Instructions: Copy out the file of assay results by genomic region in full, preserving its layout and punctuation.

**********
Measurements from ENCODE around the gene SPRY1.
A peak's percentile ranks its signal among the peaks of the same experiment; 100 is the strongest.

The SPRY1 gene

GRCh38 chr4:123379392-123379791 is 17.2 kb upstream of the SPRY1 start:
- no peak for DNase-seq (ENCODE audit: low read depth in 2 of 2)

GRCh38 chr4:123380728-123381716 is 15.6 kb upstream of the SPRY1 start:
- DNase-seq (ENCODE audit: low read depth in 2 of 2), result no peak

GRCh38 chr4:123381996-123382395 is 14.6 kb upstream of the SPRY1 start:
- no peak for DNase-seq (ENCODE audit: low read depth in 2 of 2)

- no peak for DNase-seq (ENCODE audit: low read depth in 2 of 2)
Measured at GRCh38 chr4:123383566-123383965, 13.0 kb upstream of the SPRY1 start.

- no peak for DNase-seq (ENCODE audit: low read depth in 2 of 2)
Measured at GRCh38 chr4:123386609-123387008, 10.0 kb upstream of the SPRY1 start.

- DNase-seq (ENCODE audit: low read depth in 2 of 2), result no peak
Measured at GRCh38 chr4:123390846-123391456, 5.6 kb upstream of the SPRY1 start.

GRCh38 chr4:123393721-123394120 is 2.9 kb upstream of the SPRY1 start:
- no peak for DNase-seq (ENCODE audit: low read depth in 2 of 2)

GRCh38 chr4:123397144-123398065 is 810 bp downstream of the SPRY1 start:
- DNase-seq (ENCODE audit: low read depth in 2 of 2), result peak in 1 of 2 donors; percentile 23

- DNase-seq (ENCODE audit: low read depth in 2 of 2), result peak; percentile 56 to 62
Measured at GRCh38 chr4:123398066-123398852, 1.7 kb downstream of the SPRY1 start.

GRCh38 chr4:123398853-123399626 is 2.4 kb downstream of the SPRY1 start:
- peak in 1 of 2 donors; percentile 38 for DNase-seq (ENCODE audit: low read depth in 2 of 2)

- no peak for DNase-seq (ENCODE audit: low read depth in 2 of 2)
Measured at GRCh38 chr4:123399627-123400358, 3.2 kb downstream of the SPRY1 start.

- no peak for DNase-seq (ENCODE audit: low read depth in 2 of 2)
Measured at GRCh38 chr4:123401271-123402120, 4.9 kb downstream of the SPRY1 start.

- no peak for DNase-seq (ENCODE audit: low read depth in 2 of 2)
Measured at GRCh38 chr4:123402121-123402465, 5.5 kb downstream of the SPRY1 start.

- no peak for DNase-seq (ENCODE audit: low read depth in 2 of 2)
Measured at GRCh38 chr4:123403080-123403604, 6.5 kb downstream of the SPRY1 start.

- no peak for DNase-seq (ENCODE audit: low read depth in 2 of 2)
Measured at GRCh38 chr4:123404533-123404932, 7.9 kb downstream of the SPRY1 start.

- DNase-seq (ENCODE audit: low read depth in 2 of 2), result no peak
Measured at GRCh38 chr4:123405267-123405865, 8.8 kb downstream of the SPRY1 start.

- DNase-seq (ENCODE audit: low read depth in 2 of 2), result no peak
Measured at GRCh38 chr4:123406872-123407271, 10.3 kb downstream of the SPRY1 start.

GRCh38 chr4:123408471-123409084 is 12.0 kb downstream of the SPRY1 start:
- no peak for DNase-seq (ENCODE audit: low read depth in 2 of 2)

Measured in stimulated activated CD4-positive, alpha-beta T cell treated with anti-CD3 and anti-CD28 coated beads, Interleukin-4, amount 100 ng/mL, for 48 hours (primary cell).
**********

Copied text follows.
Measurements from ENCODE around the gene SPRY1.
A peak's percentile ranks its signal among the peaks of the same experiment; 100 is the strongest.

The SPRY1 gene

GRCh38 chr4:123379392-123379791 is 17.2 kb upstream of the SPRY1 start:
- no peak for DNase-seq (ENCODE audit: low read depth in 2 of 2)

GRCh38 chr4:123380728-123381716 is 15.6 kb upstream of the SPRY1 start:
- DNase-seq (ENCODE audit: low read depth in 2 of 2), result no peak

GRCh38 chr4:123381996-123382395 is 14.6 kb upstream of the SPRY1 start:
- no peak for DNase-seq (ENCODE audit: low read depth in 2 of 2)

- no peak for DNase-seq (ENCODE audit: low read depth in 2 of 2)
Measured at GRCh38 chr4:123383566-123383965, 13.0 kb upstream of the SPRY1 start.

- no peak for DNase-seq (ENCODE audit: low read depth in 2 of 2)
Measured at GRCh38 chr4:123386609-123387008, 10.0 kb upstream of the SPRY1 start.

- DNase-seq (ENCODE audit: low read depth in 2 of 2), result no peak
Measured at GRCh38 chr4:123390846-123391456, 5.6 kb upstream of the SPRY1 start.

GRCh38 chr4:123393721-123394120 is 2.9 kb upstream of the SPRY1 start:
- no peak for DNase-seq (ENCODE audit: low read depth in 2 of 2)

GRCh38 chr4:123397144-123398065 is 810 bp downstream of the SPRY1 start:
- DNase-seq (ENCODE audit: low read depth in 2 of 2), result peak in 1 of 2 donors; percentile 23

- DNase-seq (ENCODE audit: low read depth in 2 of 2), result peak; percentile 56 to 62
Measured at GRCh38 chr4:123398066-123398852, 1.7 kb downstream of the SPRY1 start.

GRCh38 chr4:123398853-123399626 is 2.4 kb downstream of the SPRY1 start:
- peak in 1 of 2 donors; percentile 38 for DNase-seq (ENCODE audit: low read depth in 2 of 2)

- no peak for DNase-seq (ENCODE audit: low read depth in 2 of 2)
Measured at GRCh38 chr4:123399627-123400358, 3.2 kb downstream of the SPRY1 start.

- no peak for DNase-seq (ENCODE audit: low read depth in 2 of 2)
Measured at GRCh38 chr4:123401271-123402120, 4.9 kb downstream of the SPRY1 start.

- no peak for DNase-seq (ENCODE audit: low read depth in 2 of 2)
Measured at GRCh38 chr4:123402121-123402465, 5.5 kb downstream of the SPRY1 start.

- no peak for DNase-seq (ENCODE audit: low read depth in 2 of 2)
Measured at GRCh38 chr4:123403080-123403604, 6.5 kb downstream of the SPRY1 start.

- no peak for DNase-seq (ENCODE audit: low read depth in 2 of 2)
Measured at GRCh38 chr4:123404533-123404932, 7.9 kb downstream of the SPRY1 start.

- DNase-seq (ENCODE audit: low read depth in 2 of 2), result no peak
Measured at GRCh38 chr4:123405267-123405865, 8.8 kb downstream of the SPRY1 start.

- DNase-seq (ENCODE audit: low read depth in 2 of 2), result no peak
Measured at GRCh38 chr4:123406872-123407271, 10.3 kb downstream of the SPRY1 start.

GRCh38 chr4:123408471-123409084 is 12.0 kb downstream of the SPRY1 start:
- no peak for DNase-seq (ENCODE audit: low read depth in 2 of 2)

Measured in stimulated activated CD4-positive, alpha-beta T cell treated with anti-CD3 and anti-CD28 coated beads, Interleukin-4, amount 100 ng/mL, for 48 hours (primary cell).